“If you know the enemy and know yourself, you need not fear the result of a hundred battles. If you know yourself but not the enemy, for every victory gained you will also suffer a defeat. If you know neither the enemy nor yourself, you will succumb in every battle.”
― Sun Tzu, The Art of War
OK, so maybe getting a grip on your monthly financial statements, preparing your quarterly sales numbers, or trying to understand where your inventory turns are inadequate isn’t war… The problems these scenarios present hardly the ‘enemy’, but at times it sure can feel like it. Just the same, this ancient wartime philosophy can provide precise insights about our modern departmental business challenges.
‘Know Yourself’ – Pay attention to your frustrations. Often our frustrations raise our awareness to what the primary issues are. Frustrations can be a terrific tool to identify where room for improvement exists. Below are some examples of common business frustrations you may find familiar:
- A lack of transparency regarding operational production status
- Inability to measure sales productivity
- Unclear marketing campaigns yield indeterminate results
- Stagnant customer service performance
- Slow or ineffective processes hamper improvements
Allow your frustrations to be a bright, red arrow that points you to areas ready for change. Listen to these nudges from your subconscious and pay attention to when and under what conditions they occur. Then ask yourself, what can I control that can affect a positive change?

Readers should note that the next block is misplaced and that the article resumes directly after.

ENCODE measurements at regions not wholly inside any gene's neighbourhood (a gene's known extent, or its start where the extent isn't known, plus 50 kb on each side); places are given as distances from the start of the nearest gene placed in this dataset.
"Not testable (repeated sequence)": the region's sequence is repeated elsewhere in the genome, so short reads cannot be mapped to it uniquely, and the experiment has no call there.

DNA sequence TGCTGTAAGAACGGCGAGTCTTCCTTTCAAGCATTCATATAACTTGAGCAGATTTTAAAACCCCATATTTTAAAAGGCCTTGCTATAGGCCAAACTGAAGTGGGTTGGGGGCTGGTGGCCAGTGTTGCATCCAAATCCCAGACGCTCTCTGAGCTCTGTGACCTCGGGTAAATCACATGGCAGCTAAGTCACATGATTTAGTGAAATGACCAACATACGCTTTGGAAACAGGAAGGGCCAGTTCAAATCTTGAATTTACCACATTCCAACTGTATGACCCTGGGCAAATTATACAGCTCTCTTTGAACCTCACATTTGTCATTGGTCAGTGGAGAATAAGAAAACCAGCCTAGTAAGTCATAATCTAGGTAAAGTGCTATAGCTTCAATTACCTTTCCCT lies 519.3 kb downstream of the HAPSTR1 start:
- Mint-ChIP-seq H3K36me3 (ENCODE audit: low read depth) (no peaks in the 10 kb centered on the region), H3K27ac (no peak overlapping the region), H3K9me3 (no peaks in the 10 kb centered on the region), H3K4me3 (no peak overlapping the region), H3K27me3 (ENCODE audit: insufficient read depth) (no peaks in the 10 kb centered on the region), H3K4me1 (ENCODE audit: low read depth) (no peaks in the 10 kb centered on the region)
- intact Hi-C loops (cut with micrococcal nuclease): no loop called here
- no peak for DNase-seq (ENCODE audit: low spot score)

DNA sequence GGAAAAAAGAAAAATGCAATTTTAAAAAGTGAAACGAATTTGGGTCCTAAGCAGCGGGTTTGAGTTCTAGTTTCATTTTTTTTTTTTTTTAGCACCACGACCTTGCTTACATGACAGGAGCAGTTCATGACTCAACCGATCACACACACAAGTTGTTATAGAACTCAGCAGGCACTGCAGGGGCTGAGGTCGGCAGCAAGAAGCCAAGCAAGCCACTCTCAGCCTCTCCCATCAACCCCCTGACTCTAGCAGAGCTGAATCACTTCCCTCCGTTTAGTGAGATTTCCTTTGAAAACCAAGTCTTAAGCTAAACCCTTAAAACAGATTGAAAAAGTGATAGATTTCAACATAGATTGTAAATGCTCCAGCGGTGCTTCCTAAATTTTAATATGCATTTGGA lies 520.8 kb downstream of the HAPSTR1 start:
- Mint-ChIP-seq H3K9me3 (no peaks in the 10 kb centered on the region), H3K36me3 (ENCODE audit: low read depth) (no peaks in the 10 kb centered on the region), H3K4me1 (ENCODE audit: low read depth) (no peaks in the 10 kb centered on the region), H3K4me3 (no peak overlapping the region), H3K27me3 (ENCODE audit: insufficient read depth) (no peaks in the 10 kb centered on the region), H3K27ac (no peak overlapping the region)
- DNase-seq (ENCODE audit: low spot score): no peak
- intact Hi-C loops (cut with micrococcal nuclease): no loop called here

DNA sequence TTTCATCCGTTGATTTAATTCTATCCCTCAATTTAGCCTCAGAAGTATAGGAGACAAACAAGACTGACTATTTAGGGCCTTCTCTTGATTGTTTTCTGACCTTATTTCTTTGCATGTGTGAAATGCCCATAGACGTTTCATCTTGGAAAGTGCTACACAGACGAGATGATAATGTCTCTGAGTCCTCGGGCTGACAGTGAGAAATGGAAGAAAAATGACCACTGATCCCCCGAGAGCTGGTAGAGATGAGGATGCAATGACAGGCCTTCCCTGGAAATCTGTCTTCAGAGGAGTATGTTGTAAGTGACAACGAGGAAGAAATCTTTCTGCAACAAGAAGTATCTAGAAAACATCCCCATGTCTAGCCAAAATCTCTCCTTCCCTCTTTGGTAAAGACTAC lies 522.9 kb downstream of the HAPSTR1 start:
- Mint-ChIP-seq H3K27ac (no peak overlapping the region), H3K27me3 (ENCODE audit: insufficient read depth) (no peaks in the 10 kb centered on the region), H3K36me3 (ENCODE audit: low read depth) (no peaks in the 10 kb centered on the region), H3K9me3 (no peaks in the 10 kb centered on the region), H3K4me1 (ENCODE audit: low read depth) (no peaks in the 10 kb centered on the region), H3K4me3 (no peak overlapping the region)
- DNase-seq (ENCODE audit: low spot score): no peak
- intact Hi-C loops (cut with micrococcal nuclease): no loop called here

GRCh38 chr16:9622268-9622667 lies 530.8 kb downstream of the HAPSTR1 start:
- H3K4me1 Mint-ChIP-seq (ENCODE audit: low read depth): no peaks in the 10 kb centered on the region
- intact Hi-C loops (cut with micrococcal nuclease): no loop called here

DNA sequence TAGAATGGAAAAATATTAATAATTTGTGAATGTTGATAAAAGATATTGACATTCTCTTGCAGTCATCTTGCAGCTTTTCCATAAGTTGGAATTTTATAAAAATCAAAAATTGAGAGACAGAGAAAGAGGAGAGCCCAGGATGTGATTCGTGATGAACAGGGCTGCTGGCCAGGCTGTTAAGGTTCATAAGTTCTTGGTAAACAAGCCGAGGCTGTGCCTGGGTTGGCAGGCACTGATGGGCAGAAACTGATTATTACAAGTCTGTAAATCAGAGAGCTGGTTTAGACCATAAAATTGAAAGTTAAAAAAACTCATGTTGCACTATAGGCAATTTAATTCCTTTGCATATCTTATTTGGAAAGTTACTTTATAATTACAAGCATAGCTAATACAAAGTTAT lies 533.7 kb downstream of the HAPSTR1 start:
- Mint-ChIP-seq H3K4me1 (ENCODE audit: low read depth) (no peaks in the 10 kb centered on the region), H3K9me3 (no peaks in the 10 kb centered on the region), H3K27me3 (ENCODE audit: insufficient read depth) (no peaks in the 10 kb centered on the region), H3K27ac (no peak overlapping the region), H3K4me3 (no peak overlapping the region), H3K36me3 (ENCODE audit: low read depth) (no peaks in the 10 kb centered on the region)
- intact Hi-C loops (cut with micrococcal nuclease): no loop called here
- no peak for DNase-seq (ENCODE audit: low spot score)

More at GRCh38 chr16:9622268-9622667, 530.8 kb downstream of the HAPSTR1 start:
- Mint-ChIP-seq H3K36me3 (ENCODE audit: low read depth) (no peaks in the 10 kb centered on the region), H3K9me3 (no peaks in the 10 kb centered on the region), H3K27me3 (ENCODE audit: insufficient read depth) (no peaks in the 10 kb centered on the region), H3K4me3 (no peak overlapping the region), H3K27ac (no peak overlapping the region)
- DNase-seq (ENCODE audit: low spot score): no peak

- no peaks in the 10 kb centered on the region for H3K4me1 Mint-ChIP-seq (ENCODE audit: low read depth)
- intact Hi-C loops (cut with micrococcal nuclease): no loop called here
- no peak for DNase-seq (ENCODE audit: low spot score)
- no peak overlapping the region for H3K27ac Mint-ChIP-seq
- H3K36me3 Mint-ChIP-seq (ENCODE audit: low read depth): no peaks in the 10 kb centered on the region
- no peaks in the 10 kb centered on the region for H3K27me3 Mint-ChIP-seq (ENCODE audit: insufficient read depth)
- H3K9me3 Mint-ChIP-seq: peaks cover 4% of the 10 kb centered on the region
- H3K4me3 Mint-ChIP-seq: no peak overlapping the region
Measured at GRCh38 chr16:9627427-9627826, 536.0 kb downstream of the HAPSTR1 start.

‘Know your Enemy’ – Understand the process. Take time to understand the current business processes that surround the area of frustration. Why are things done the way they are done? Are the processes efficient and well-defined? Is it clear when a step in the process is over? Are our communications sufficient?
If you can’t explain it simply, you don’t understand it well enough.
– Albert Einstein
Clear understanding of your business processes can provide valuable insight as well as help to explain the causes of ineffective behavior. Perhaps parts of your process must be more clearly defined. Maybe some need more accountability or measurement. Still others may need to be completely reengineered. Getting the process right is paramount. If everyone is clear on their roles, duties are well-defined, and there is consistent communication, things will begin to improve.
‘Battle’ – Continually improve. This is easier said than done, of course. However, once the foundation of a solid process is established, then the work of improving it can reliably take place. This is where consistent and regular reporting and analysis become invaluable. Clear process definition, accountability, and understanding will allow measurements to be taken as the most influential process steps are performed. This data can then be monitored over time and adjustments made. In essence, reliable processes produce reliable data. As a natural implication, the data has integrity and the decisions made based upon this information will improve your department and your organization’s performance.